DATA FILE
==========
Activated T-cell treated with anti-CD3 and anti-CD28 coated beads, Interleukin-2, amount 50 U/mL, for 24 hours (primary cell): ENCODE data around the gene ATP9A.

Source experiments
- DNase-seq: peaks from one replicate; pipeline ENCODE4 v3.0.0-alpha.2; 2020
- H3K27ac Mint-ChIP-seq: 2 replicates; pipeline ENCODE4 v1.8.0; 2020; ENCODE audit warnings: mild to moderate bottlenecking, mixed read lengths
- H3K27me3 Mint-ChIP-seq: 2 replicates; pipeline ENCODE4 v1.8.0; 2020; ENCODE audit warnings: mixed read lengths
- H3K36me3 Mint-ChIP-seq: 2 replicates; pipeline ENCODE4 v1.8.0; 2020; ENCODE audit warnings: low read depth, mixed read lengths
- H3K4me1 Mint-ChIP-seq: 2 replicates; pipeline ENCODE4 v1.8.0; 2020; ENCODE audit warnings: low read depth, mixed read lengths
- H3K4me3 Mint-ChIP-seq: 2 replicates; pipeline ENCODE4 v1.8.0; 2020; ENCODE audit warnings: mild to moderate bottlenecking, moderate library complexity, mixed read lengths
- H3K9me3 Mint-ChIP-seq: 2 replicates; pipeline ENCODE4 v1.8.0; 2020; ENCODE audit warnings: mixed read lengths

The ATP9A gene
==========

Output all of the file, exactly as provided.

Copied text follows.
Activated T-cell treated with anti-CD3 and anti-CD28 coated beads, Interleukin-2, amount 50 U/mL, for 24 hours (primary cell): ENCODE data around the gene ATP9A.

Source experiments
- DNase-seq: peaks from one replicate; pipeline ENCODE4 v3.0.0-alpha.2; 2020
- H3K27ac Mint-ChIP-seq: 2 replicates; pipeline ENCODE4 v1.8.0; 2020; ENCODE audit warnings: mild to moderate bottlenecking, mixed read lengths
- H3K27me3 Mint-ChIP-seq: 2 replicates; pipeline ENCODE4 v1.8.0; 2020; ENCODE audit warnings: mixed read lengths
- H3K36me3 Mint-ChIP-seq: 2 replicates; pipeline ENCODE4 v1.8.0; 2020; ENCODE audit warnings: low read depth, mixed read lengths
- H3K4me1 Mint-ChIP-seq: 2 replicates; pipeline ENCODE4 v1.8.0; 2020; ENCODE audit warnings: low read depth, mixed read lengths
- H3K4me3 Mint-ChIP-seq: 2 replicates; pipeline ENCODE4 v1.8.0; 2020; ENCODE audit warnings: mild to moderate bottlenecking, moderate library complexity, mixed read lengths
- H3K9me3 Mint-ChIP-seq: 2 replicates; pipeline ENCODE4 v1.8.0; 2020; ENCODE audit warnings: mixed read lengths

The ATP9A gene